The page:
The Apostle Paul confesses:
"So I find this law at work: Although I want to do good, evil is right there with me. For in my inner being I delight in God’s law; but I see another law at work in me, waging war against the law of my mind and making me a prisoner of the law of sin at work within me. What a wretched man I am! Who will rescue me from this body that is subject to death? Thanks be to God, who delivers me through Jesus Christ our Lord!” (Romans 7:21-25a, NIV)
You and I find ourselves in the middle of a war. While for many of our brothers and sisters around the world this war is also filled with literal violence and bloodshed, for us the battle is most often unseen, unnamed, and secret. The battle in which you and I are engaged is real, and it is more than simply a battle for our heart. There are real casualties and real consequences, the choices we make can literally reshape the world. And yet for most of us, we come together acting as if this battle isn’t ongoing or as if Christ has already won the battle.
But if we learn anything about the Table from Scripture it is this:
The Table is the place where we learn who we really are, and it is the place where we invited to become all that God has for us to be.
The Table was the place where Judas knew who he had become,
Where the disciples learned that they were still concerned with prestige and power (“who was the greatest”) instead of with the Prince of Peace,
Where the Corinthians learned that in their assembly it still mattered if you were rich or poor, man or woman.
For us the Table exposes our hearts and lives to one another.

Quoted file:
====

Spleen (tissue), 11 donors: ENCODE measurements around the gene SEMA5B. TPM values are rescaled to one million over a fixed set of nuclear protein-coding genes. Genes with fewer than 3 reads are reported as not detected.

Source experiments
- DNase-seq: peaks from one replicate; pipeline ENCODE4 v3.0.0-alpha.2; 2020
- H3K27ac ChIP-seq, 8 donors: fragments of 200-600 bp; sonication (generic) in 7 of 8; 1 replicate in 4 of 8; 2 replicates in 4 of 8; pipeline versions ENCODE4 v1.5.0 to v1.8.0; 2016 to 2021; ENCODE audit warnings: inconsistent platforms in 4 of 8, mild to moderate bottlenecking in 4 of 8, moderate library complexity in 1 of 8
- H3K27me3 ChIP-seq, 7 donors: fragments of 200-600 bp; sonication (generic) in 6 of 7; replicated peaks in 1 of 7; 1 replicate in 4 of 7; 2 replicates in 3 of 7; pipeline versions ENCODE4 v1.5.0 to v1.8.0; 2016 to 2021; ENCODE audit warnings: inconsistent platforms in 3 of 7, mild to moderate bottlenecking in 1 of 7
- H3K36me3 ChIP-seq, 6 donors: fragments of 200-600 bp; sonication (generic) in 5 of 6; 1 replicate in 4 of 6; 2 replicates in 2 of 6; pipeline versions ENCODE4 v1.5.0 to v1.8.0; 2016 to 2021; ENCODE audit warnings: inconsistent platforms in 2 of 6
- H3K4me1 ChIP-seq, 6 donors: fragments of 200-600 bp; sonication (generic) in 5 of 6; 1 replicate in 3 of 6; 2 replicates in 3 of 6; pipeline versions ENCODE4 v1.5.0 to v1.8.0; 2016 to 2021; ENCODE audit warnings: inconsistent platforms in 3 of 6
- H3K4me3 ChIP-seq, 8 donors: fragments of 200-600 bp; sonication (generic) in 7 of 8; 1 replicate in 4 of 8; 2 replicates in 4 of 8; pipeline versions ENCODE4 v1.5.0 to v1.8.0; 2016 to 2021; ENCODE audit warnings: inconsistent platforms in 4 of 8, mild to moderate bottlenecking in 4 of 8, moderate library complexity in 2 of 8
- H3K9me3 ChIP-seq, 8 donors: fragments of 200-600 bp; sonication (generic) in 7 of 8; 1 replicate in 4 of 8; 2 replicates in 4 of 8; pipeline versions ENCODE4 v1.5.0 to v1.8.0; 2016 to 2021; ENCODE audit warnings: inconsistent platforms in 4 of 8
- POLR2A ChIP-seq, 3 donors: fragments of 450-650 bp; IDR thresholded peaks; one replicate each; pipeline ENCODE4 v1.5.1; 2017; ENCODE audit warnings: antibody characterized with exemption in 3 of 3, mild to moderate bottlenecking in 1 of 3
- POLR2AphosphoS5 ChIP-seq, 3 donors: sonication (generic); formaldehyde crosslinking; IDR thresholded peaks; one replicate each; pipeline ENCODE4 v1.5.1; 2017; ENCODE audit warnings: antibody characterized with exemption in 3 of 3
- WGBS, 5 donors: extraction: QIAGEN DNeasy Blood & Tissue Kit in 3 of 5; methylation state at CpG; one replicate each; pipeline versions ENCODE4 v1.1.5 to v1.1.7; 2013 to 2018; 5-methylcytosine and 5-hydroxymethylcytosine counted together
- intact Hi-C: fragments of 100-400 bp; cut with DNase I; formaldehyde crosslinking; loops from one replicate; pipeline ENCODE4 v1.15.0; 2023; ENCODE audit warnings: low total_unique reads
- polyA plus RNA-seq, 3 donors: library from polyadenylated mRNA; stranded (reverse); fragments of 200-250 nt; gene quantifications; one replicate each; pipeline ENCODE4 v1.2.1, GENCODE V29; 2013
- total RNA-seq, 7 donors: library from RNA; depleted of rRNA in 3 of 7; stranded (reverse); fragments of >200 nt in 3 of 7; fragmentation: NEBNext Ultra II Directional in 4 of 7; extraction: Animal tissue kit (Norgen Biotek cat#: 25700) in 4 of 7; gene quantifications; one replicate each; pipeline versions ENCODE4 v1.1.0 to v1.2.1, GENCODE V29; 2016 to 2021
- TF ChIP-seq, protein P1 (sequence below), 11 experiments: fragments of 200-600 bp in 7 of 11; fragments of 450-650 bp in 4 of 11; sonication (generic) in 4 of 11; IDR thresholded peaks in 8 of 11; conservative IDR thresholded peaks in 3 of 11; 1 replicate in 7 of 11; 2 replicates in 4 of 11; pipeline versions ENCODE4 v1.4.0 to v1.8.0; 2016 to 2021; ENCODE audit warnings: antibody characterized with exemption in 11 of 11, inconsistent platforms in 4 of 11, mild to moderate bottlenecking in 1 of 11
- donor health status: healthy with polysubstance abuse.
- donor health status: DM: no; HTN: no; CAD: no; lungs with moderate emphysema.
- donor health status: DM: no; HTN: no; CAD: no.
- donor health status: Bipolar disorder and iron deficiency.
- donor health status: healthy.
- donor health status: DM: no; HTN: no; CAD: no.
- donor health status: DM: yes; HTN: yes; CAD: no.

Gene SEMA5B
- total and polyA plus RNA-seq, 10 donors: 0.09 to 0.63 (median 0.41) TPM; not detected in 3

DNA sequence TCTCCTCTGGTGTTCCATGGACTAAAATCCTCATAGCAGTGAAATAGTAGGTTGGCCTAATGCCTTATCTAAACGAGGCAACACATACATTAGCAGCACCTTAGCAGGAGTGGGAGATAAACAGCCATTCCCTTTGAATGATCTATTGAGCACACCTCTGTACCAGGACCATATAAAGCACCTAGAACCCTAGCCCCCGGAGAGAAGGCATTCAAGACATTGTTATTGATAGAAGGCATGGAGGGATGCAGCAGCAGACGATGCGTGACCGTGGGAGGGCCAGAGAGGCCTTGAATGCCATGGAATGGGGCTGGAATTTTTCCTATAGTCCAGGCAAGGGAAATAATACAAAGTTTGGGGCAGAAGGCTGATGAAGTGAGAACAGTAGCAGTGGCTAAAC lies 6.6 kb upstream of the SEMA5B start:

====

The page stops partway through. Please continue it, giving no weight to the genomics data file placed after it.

What it exposes, and how it exposes vary, but the reality is that when we gather to remember the One who gave his life that we might be reconciled to God, we are given a chance to see ourselves and our brothers and sisters for who we really are.
We are the broken, the hurting, the struggling, the jaded, the wandering, the lonely, the silent, secret, somber Children of God.
We are a people at war. We find that our hearts are pulled in a thousand directions, and that the things we don’t want to do… those are the very things we do.
We are people with secrets, with failures, with fears and insecurities that would devastate us if they ever became public. Many of us hold on to things that if they were ever exposed at this table, we would not gather around it among these people again.
And the Word made flesh knows all of this. He knows your secrets, your hidden shame, your fear of being found out.
And this is why he bids you, no, why he begs you, to come to the Table.
Because you see this is a war that we cannot survive alone. No one can live through this battle for our hearts and for the world by themselves. Not even the Son of God was able to live and love and serve and heal and give his life without the love and nurture and strength of others.
So coming to the Table is not God’s way to expose us in order to lead to shame, but to the breaking of chains, to the release of the captives, and to the confidence that “he who began a good work in [you] will carry it onto completion.”
So this morning you are invited to the Table to see yourself as you are, and to become all that God has made you to be.